The postrevolutionary years also brought dramatic shifts to the relationship between master artisans, journeymen, and apprentices. By the 1780s masters no longer signed contracts with apprentices promising tools, clothes, or an education, but instead replaced these items with monetary compensation. Masters refrained from teaching apprentices the art of the craft and instead tended to rely on them as simple wage laborers. The increased presence of under-trained workers within their craft angered many journeymen, as did other changes within their labor environment. As work customs changed to meet new market obligations, such as fewer breaks, more oversight, less autonomy at work, and decreased wages, journeymen perceived their interests diverging from that of their masters, and they began to doubt their ability to climb the artisanal ladder. Such changes strained the relationship between masters and journeymen. Perceiving master artisans as no longer producing for a community, fulfilling their paternal obligations, or striving to reach “competence,” journeymen came to view their master’s intentions as a threat to the social and economic order of society and at odds with the true and moral intentions of labor.

A color illustration of Carpenter's Hall, a two-story red brick Georgian-style meeting hall topped by a white cupola and a large American flag. It is surrounded by a wall and the area around it is still forested.
Carpenters’ Hall was built for the Carpenters’ Company, an artisan guild and the oldest extant trade guild in the nation. Shortly after it opened in 1774, it was the headquarters of the First Continental Congress. (Historical Society of Pennsylvania)

The first sign of dissension emerged in 1786 during one of the nation’s first strikes—the first recorded strike in Philadelphia’s history—as journeymen printers went on strike against employers refusing to pay a weekly rate of six dollars. Further divisions became apparent during the 1788 Federal Procession, which honored the ratification of the U.S. Constitution, when at least two trades marched in separate companies, one of master artisans and one of journeymen. By the 1790s early labor disputes between these two groups sprung up in a number of crafts, including carpenters in 1791 and cabinetmakers in 1795. Tensions between these two groups continued after the turn of the century as revolutions in transportation, communication, and industrialization greatly expanded the market economy well beyond Philadelphia, giving priority, in the eyes of journeymen, to the market over the moral intentions of craft labor.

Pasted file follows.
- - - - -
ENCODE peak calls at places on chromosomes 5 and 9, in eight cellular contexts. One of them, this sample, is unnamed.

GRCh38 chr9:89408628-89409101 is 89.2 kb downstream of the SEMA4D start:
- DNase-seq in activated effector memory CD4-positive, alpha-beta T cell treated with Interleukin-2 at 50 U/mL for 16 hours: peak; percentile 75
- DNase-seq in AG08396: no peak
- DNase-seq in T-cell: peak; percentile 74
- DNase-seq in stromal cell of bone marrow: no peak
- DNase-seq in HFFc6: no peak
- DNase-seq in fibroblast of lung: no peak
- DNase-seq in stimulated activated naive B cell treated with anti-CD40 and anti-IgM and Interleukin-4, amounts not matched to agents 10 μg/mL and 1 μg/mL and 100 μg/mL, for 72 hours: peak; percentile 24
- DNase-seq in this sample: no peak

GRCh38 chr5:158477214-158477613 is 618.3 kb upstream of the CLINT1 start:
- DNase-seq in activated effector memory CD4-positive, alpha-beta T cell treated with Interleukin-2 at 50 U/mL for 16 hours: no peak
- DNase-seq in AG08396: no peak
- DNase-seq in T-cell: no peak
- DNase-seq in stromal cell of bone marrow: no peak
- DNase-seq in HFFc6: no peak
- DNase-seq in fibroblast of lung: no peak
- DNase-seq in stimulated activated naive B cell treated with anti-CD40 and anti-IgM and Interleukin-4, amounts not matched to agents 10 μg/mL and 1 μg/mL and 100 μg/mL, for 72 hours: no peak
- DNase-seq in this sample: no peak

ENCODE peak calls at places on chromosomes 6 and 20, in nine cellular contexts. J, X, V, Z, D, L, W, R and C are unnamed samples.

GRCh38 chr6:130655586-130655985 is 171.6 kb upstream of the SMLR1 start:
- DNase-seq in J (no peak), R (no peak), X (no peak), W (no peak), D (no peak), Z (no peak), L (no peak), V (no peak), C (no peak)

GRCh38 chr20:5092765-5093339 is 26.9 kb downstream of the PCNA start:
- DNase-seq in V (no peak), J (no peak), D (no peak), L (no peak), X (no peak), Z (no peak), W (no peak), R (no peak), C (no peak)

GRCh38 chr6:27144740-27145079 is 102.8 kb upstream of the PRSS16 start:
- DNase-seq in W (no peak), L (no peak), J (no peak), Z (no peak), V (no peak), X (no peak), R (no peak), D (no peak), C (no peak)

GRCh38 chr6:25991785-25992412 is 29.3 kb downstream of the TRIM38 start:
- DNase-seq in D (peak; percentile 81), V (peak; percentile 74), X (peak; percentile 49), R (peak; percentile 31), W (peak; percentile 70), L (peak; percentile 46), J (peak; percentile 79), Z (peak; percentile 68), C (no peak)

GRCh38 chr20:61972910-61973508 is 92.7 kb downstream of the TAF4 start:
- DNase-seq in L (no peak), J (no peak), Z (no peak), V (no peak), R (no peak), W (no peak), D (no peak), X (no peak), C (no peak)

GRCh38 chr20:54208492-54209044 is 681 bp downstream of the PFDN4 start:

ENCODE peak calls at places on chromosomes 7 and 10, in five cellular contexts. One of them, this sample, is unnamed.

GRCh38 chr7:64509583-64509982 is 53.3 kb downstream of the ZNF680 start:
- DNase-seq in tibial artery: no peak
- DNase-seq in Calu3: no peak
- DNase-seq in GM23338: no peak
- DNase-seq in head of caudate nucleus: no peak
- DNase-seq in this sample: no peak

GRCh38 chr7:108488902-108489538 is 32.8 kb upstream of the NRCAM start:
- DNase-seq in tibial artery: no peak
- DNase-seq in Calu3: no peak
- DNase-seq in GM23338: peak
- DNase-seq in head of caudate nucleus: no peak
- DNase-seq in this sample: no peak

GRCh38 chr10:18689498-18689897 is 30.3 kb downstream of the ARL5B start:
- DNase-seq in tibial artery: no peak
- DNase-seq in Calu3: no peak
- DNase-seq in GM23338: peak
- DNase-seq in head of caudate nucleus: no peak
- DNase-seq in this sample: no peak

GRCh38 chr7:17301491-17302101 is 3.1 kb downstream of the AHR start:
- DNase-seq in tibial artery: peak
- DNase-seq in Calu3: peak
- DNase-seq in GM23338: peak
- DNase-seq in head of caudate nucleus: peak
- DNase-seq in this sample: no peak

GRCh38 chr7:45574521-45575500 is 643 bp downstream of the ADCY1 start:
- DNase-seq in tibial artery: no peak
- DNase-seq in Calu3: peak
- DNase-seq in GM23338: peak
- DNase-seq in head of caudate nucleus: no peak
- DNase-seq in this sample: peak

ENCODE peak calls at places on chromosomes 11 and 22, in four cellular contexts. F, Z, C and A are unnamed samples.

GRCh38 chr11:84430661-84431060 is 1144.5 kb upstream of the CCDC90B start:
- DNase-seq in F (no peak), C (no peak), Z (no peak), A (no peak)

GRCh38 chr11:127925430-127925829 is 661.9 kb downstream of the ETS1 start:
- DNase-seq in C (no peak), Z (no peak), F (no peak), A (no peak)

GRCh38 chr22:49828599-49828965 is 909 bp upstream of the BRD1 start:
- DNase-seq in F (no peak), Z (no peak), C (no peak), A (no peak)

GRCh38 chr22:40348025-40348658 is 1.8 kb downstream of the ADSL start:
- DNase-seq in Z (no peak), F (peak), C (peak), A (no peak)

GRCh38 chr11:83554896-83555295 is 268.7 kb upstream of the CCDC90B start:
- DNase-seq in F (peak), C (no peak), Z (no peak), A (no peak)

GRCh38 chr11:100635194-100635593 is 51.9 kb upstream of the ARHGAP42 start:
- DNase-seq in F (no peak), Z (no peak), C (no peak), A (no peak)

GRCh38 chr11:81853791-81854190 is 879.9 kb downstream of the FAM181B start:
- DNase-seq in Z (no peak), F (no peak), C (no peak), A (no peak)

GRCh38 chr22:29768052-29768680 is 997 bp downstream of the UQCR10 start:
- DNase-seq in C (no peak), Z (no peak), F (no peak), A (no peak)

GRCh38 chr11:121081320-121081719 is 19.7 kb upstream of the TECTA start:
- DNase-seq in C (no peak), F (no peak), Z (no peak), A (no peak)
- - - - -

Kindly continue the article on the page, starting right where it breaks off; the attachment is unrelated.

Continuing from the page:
While artisans played a significant role in crafting Philadelphia’s colonial and pre-Revolutionary economic and social history, divisiveness within artisanal ranks also played a large role in shaping Philadelphia’s post-Revolutionary history. As markets continued to expand throughout the first half of the nineteenth century, the divide between master artisans and journeymen grew. Many master artisans left the workshop and became simply business owners, merchants, and entrepreneurs. Journeymen continued to toil in the workplace, but it was as wage laborers, and work was most likely performed at a machine and no longer at a workbench. As friction between these two developed into the 1820s journeymen laborers responded with the formation of trades unions and political parties to fight their cause, which set up a nearly thirty-year period of labor and class unrest within Philadelphia.

Patrick Grubbs is a Ph.D. candidate at Lehigh University who is writing his dissertation entitled “The Duty of the State: Policing the State of Pennsylvania from the Coal and Iron Police to the Establishment of the Pennsylvania State Police Force, 1866 – 1905.” He has been employed at Northampton Community College in Bethlehem, Pennsylvania, since 2009 and has taught Pennsylvania history there since 2011. (Author information current at time of publication.)

Copyright 2016, Rutgers University


Elfreth's Alley

Elfreth’s Alley was once home to a small community of artisans. This short and narrow alley between Front and Second Streets in the Old City neighborhood was not part of William Penn’s original layout of the city. In the early eighteenth century most of Philadelphia’s population was living and working within four blocks of the Delaware River. As the population grew, so did the need for more residential space, and small connector alleys like Elfreth’s were built to accommodate easy movement. Proximity to the waterfront trade drew artisans to Elfreth’s Alley shortly after its construction in 1706. Often they used the front rooms of the first floor of their homes as workshops and the rest of the home as private living space. This configuration was recreated in the Elfreth’s Alley Museum House.

The post-Revolutionary decline in artisanal manufacturing changed the demographics of Elfreth’s Alley. In the nineteenth century, it was surrounded by factories and the rear courtyards were converted to tenement housing blocks. By the twentieth century, the neighborhood around Elfreth’s Alley had declined significantly. The street was lined with condemned houses and threatened with demolition. A big preservation and restoration effort beginning in 1934 with the establishment of the Elfreth’s Alley Association restored the street to its colonial-era appearance. Today it is recognized as a National Historic Landmark and promoted as the oldest continually inhabited residential street in the United States. (Photograph by R. Kennedy)

Response to the Stamp Act

Library of Congress